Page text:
Cooking with… gas-electric?
On-board power of 2021 Ford F-150 hybrid offers a unique twist on al fresco cooking
Read this article for free:
Already have an account? Log in here »
To continue reading, please subscribe with this special offer:
All-Access Digital Subscription
$1.50 for 150 days*
- Enjoy unlimited reading on winnipegfreepress.com
- Read the E-Edition, our digital replica newspaper
- Access News Break, our award-winning app
- Play interactive puzzles
*Pay $1.50 for the first 22 weeks of your subscription. After 22 weeks, price increases to the regular rate of $19.00 per month. GST will be added to each payment. Subscription can be cancelled after the first 22 weeks.
Hey there, time traveller!
This article was published 30/06/2021 (527 days ago), so information in it may no longer be current.
MIDDLE OF NOWHERE — Coconut-crusted shrimp are crisping in the air fryer and vegetables are sizzling on the electric grill. Lunch is almost ready, but despite the use of electric appliances, no Manitoba Hydro electrons were the least bit inconvenienced in the process.
I’ve pulled off the road somewhere in the middle of nowhere (somewhere in the RM of Ritchot, actually) and set up the kitchen in the bed of a 2021 Ford F-150 Powerboost Hybrid. On board is a 7.2-kilowatt power centre feeding four 120-volt outlets and one 240-volt outlet.
I’m barely taxing its capabilities, which Ford says include the ability to run an entire job site. If I had a small refrigerator, no problem. If I was building a shed or a deck and wanted to cook chili for the crew while circular saws or electric drills were doing their thing, easy peasy.
This isn’t a story that attempts to say you need to spend $83,713 on this particular pickup to cook al fresco — Hibachis and portable gas grills have been doing that for about $83,613 less for decades — but is rather just a fun spin on a couple of recipes you might like to try at home, while spotlighting some new technology in the move towards greater electrification of vehicles.
In addition to the grilled veggies, I chose two air-fryer recipes specifically because they can’t realistically be replicated on a barbecue. One turned out delicious while the other… more on that later.
The shrimp combined grated unsweetened coconut, Panko bread crumbs, egg and flour to create a crispy crust despite the lack of deep-frying. It’s important for crispiness that you preheat the air-fryer first, to 410 F. Shrimp cook exceptionally quickly, so while chicken fingers and the like might take 20 minutes, these exoskeletal sensations take only five minutes per side.
I paired them with a salad of grilled vegetables — red pepper, zucchini, eggplant — and cool, crisp cucumber and cherry tomatoes for a variety of texture and temperatures. Once combined, they were tossed in a lemon vinaigrette I whipped up at home before heading out.
Vinaigrettes are cheap and easy, and let you ditch expensive store-bought dressings and some of their associated preservatives: a little acid, in this case, lemon zest and juice, olive oil, a dab of dijon mustard and salt and pepper is all you need. In my case, I added some thyme. Pack your dressing in a sealed container before you go and a quick shake on site will re-emulsify it all for you.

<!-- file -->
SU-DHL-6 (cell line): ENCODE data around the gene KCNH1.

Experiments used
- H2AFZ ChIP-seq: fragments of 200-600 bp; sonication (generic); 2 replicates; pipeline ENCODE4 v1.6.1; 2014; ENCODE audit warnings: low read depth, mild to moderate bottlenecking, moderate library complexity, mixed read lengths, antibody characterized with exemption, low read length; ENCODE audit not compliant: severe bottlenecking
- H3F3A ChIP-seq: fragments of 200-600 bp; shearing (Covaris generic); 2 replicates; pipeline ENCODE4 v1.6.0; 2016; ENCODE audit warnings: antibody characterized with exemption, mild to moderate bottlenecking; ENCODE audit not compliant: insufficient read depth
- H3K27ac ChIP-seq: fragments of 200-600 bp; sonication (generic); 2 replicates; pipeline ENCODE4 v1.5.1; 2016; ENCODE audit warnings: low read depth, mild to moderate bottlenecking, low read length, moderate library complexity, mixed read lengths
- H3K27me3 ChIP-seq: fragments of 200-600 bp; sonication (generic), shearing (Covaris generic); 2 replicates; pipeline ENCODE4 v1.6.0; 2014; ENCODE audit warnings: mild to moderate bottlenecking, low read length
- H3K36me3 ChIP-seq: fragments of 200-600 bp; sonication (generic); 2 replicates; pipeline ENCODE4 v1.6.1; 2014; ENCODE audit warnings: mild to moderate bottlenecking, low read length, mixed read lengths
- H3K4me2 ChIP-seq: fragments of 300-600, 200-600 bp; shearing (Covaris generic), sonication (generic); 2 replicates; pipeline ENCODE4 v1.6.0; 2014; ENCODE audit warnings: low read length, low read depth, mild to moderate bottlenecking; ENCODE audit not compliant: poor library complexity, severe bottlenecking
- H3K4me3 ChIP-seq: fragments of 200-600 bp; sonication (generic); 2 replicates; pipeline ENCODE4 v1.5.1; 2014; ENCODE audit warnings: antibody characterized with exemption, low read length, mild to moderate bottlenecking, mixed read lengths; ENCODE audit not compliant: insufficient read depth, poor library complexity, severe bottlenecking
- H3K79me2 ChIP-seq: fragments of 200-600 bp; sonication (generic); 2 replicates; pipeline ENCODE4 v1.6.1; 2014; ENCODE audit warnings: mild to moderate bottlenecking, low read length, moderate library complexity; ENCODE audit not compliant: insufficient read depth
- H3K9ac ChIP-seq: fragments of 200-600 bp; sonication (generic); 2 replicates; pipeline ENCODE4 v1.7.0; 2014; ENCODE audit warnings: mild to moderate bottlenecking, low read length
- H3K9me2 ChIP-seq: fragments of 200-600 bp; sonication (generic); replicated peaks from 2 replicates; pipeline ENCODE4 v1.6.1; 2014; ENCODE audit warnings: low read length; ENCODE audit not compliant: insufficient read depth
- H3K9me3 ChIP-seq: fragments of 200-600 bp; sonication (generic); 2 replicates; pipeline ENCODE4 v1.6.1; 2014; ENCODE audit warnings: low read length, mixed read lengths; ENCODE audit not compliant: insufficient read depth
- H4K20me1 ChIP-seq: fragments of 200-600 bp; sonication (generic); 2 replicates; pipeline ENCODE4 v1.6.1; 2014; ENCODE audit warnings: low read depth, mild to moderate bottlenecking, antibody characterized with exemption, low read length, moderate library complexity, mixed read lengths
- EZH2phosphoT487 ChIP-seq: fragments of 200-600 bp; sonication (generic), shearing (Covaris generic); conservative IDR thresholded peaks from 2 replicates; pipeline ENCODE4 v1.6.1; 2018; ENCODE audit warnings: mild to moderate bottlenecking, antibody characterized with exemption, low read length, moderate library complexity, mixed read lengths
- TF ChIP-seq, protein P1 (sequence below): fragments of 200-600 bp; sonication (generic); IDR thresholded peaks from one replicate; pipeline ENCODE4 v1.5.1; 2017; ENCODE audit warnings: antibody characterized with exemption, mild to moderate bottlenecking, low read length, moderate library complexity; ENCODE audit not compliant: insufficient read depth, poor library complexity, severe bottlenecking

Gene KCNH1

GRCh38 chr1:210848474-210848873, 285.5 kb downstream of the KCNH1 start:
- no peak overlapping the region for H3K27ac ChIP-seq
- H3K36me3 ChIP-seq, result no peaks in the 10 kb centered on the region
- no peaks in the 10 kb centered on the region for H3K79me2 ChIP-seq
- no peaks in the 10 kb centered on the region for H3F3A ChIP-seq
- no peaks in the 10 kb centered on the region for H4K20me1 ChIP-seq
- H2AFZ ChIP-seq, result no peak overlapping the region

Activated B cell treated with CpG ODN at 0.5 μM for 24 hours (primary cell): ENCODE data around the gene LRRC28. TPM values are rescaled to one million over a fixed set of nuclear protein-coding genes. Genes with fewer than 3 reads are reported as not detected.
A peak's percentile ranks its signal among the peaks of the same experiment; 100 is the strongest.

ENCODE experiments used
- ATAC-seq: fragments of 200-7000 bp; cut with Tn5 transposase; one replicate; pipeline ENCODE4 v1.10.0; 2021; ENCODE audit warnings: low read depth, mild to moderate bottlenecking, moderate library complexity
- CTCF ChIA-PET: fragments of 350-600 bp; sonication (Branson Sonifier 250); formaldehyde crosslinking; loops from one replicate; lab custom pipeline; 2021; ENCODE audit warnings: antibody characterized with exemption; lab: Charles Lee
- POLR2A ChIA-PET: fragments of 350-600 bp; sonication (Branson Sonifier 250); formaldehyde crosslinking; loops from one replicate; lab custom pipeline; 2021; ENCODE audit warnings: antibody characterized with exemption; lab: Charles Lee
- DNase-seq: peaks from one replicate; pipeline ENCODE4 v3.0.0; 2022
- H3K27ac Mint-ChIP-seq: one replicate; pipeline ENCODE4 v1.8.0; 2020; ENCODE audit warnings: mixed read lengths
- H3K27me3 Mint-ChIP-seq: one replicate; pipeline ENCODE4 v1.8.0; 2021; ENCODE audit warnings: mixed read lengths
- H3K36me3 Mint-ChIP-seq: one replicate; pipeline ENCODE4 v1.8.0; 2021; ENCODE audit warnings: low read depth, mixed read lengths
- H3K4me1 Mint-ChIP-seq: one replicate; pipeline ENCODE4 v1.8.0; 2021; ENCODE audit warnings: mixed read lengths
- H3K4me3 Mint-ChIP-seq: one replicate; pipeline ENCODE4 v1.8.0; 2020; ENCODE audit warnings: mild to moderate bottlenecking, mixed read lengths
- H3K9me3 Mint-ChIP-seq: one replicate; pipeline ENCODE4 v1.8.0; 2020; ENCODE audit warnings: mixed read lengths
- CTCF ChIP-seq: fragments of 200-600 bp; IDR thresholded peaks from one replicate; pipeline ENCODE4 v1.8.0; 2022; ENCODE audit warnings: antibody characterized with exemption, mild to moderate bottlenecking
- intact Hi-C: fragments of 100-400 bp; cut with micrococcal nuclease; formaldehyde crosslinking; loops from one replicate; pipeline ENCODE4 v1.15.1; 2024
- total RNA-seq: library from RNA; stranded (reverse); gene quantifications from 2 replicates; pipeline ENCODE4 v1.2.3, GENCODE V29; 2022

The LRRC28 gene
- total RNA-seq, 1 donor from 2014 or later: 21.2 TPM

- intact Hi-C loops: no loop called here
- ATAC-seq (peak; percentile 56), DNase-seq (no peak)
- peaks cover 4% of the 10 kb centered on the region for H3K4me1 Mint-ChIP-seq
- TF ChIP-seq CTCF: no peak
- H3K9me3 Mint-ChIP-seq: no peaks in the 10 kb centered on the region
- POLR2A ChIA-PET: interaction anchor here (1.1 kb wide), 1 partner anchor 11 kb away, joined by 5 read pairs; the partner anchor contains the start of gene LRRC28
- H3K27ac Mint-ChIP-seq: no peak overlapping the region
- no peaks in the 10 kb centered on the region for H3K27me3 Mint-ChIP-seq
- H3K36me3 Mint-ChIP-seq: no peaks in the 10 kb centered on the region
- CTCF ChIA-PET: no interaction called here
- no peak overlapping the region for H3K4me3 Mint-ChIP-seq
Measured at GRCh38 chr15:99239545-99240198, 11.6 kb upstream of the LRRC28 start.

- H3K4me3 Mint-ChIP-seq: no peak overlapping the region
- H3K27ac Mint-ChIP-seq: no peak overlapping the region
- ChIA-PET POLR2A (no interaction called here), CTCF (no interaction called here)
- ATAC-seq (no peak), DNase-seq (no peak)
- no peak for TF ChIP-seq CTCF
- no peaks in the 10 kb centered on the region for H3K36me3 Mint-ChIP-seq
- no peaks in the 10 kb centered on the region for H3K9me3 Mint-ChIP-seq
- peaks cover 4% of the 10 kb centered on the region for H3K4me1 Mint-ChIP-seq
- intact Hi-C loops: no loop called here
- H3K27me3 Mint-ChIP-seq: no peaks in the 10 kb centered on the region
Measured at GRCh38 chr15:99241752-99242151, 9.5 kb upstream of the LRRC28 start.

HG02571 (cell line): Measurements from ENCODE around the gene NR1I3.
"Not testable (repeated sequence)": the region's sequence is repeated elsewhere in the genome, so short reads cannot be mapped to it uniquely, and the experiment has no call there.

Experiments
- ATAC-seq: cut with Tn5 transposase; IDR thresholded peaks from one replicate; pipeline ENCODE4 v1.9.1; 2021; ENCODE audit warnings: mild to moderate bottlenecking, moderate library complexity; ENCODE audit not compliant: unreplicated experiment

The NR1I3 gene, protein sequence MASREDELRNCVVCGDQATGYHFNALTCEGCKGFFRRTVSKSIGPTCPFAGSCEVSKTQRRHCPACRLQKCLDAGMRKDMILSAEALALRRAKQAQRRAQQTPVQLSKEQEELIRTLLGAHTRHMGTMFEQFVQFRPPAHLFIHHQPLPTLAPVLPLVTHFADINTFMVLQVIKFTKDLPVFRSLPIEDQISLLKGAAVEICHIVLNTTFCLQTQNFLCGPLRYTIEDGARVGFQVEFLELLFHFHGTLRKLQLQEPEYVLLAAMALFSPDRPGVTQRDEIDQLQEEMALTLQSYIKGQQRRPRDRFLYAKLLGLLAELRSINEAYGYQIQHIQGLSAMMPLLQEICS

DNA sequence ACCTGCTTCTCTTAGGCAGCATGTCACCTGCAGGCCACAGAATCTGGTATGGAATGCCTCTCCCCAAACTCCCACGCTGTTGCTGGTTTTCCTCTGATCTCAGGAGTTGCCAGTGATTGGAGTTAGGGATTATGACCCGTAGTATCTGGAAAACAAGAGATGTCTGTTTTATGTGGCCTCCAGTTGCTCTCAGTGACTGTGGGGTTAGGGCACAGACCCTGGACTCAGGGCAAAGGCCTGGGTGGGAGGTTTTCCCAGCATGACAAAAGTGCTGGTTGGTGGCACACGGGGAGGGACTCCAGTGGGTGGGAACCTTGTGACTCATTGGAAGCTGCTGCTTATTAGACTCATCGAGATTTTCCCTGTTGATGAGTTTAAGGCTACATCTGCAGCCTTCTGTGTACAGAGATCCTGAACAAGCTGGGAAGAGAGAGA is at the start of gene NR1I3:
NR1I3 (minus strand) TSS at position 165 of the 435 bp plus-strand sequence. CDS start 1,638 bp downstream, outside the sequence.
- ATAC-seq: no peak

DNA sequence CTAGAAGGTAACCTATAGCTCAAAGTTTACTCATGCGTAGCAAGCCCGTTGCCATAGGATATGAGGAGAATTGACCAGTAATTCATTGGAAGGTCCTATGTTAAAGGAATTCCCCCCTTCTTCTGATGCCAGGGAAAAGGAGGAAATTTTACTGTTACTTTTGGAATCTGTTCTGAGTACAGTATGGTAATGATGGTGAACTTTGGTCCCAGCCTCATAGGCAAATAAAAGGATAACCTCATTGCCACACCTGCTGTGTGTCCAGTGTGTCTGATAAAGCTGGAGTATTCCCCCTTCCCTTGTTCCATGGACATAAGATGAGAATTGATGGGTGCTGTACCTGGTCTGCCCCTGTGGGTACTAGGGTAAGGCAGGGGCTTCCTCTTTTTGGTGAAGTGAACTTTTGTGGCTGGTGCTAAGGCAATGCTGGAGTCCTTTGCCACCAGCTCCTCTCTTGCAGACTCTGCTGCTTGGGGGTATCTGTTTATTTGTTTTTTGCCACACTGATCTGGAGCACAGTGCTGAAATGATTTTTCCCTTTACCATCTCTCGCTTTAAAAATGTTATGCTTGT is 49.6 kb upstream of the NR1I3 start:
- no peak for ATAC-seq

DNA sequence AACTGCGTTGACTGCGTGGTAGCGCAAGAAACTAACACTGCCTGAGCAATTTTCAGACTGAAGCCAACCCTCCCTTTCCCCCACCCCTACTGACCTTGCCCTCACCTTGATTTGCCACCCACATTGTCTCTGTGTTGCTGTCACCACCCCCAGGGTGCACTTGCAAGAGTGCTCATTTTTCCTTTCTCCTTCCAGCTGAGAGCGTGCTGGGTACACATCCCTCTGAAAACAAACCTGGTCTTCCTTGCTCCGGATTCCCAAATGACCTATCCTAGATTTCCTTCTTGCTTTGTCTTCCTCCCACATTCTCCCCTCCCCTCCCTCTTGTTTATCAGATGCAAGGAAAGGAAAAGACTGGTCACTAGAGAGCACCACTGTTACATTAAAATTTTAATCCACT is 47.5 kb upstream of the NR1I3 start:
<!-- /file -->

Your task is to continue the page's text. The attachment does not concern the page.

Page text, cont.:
The lemon was what tied the two dishes together: a squirt of fresh lemon made the shrimp come alive.
Dessert was to have been air-fryer apple fritters… let’s just say that recipe will need a bit of perfecting. The fritters tasted fine, but the batter may have been too moist: instead of individual fritters it turned into a puddle before cooking through.
Cooking with the truck’s power supply was as easy as plugging in at home, but, out of an abundance of caution given it’s not my truck, I opted to place the appliances on the bed of the truck rather than the tailgate. The tailgate is very handy, with measuring marks and pockets to attach C-clamps for woodworking, but I was worried the heat from the grill and fryer might deform the plastic.
Reaching across the tailgate was less than ideal: next time, I’d bring a piece of plywood to act as a countertop or place the appliances on their own table.
Because the truck is a hybrid and not a full-on electric, it splits the work of propulsion and electrical generation between the gas motor and the electric system, which is less robust than in a full electric vehicle. It means you can keep going for as long as you can keep fuel in the tank, but it also means you have to leave the truck’s power on when using the on-board power. That doesn’t mean the engine is constantly running, however. It will fire up when needed to top up the batteries, but for the most part, stayed off.
The move to electrify trucks — Ford is launching a full-electric F-150 Lightning next year — and crossovers represents a significant step forward for electric vehicles: in a market that in 2020 was 82 per cent trucks and crossovers, expecting a small hatchback or sedan, EV or otherwise, to gain any degree of market share is optimistic. Crossovers and trucks offer carmakers more flexibility in pricing, to help pay for the technology, and their popularity means economy of scale for EVs will arrive sooner.
Tailgate parties may never be the same: a blender for margaritas (virgin if you’re driving, of course), an air-fryer for the obligatory crispy snacks and some tunes to drown out that football game you’re probably not going to see live anyway… and you’re set.
Copy Editor, Autos Reporter
Kelly Taylor is a Winnipeg Free Press copy editor and award-winning automotive journalist. He's been a member of the Automobile Journalists' Association of Canada since 2001.